6.8. Choosing the Assignment's Priority . . . . . . . . . . . 17
6.9. Prefix Assignment Algorithm steps . . . . . . . . . . . . 17
6.10. Downstream DHCPv6 Prefix Delegation support . . . . . . . 18
7. Address Assignment Algorithm . . . . . . . . . . . . . . . . 19
7.1. Router's address pools . . . . . . . . . . . . . . . . . 20
7.2. Address Assignment Algorithm . . . . . . . . . . . . . . 20
8. Hysteresis Principle . . . . . . . . . . . . . . . . . . . . 21
8.1. Prefix and Address assignments . . . . . . . . . . . . . 21
8.2. Delegated Prefixes . . . . . . . . . . . . . . . . . . . 21
8.2.1. Unreliable uplink . . . . . . . . . . . . . . . . . . 21
8.2.2. Unreliable in-home link . . . . . . . . . . . . . . . 22
9. ULA and IPv4 Prefixes Generation . . . . . . . . . . . . . . 22
9.1. ULA Prefix Generation . . . . . . . . . . . . . . . . . . 22
9.1.1. Choosing the ULA prefix . . . . . . . . . . . . . . . 23
9.1.2. Advertising a ULA prefix . . . . . . . . . . . . . . 23
9.1.3. Extending prefix lifetime . . . . . . . . . . . . . . 24
9.1.4. Authoritative ULAs . . . . . . . . . . . . . . . . . 24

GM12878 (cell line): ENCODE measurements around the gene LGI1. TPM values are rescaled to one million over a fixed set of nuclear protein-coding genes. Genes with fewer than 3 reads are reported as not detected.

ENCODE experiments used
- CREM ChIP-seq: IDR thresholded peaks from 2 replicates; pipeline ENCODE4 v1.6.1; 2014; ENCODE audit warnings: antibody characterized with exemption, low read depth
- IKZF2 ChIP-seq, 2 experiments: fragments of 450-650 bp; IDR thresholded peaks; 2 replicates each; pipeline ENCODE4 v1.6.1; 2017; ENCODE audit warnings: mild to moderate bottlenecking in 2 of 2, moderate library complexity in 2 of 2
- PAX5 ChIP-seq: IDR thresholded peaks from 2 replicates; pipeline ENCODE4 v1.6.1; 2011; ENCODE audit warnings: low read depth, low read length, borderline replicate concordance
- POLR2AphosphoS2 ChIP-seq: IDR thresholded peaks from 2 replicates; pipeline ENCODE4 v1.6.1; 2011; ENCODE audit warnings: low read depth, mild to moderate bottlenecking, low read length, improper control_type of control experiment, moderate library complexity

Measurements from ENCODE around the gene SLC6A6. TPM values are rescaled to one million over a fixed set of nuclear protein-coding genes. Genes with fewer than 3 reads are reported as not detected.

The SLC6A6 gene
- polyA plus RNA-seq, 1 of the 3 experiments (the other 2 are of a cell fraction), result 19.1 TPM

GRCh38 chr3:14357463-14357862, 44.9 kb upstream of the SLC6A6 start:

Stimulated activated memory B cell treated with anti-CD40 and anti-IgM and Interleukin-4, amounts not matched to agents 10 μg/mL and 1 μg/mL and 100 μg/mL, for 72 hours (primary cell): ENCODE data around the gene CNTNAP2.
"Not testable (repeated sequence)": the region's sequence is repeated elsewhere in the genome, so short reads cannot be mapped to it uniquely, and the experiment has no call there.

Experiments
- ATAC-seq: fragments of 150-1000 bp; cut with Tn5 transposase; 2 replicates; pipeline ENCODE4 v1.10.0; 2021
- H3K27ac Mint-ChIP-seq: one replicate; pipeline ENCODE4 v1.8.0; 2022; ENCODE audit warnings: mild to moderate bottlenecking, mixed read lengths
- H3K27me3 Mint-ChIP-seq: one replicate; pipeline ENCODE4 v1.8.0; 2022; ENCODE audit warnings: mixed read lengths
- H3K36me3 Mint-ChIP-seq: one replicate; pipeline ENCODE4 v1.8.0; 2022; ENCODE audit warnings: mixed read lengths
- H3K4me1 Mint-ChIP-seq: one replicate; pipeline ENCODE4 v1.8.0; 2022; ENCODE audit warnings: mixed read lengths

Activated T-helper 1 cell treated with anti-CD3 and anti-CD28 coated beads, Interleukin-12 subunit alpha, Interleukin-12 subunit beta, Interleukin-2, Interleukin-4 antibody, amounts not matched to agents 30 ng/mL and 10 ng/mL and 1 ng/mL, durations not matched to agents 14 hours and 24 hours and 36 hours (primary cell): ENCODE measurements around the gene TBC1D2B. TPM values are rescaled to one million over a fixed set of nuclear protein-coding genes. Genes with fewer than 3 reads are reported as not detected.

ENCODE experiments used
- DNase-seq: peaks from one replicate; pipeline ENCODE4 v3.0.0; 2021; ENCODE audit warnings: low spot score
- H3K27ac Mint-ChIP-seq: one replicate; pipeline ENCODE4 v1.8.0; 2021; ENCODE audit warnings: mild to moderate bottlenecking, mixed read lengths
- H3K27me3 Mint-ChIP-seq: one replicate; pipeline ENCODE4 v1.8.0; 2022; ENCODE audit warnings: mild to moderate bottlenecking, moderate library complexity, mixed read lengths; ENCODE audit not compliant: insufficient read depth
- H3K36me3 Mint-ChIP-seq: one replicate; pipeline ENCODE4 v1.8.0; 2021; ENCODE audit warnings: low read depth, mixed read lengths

9.2. IPv4 Private Prefix Generation . . . . . . . . . . . . . 24
10. Manageability Considerations . . . . . . . . . . . . . . . . 24
11. Documents Constants . . . . . . . . . . . . . . . . . . . . . 25
12. Security Considerations . . . . . . . . . . . . . . . . . . . 25
13. References . . . . . . . . . . . . . . . . . . . . . . . . . 26
13.1. Normative References . . . . . . . . . . . . . . . . . . 26
13.2. Informative References . . . . . . . . . . . . . . . . . 27
Appendix A. Scarcity Avoidance Mechanism . . . . . . . . . . . . 28
A.1. Prefix Wasts Avoidance . . . . . . . . . . . . . . . . . 29
A.2. Increasing Assigned Prefix Length . . . . . . . . . . . . 30
A.3. Foreseeing Prefixes Exaustion . . . . . . . . . . . . . . 30
A.4. Cutting an Existing Assignment . . . . . . . . . . . . . 31
Appendix B. Acknowledgments . . . . . . . . . . . . . . . . . . 31
Authors' Addresses . . . . . . . . . . . . . . . . . . . . . . . 32
1. Introduction 1. Introduction
This memo describes a fully distributed prefix and address assignment This document specifies a distributed algorithm for automatic prefix
algorithm for home networks, running on top of any 'flooding assignment. Given a set of delegated prefixes, nodes may assign
protocol' that fulfills the specified requirements. It is expected available prefixes to links they are directly connected to, or for
that home border routers are allocated one or multiple IPv6 prefixes their private use. The algorithm ensures that the following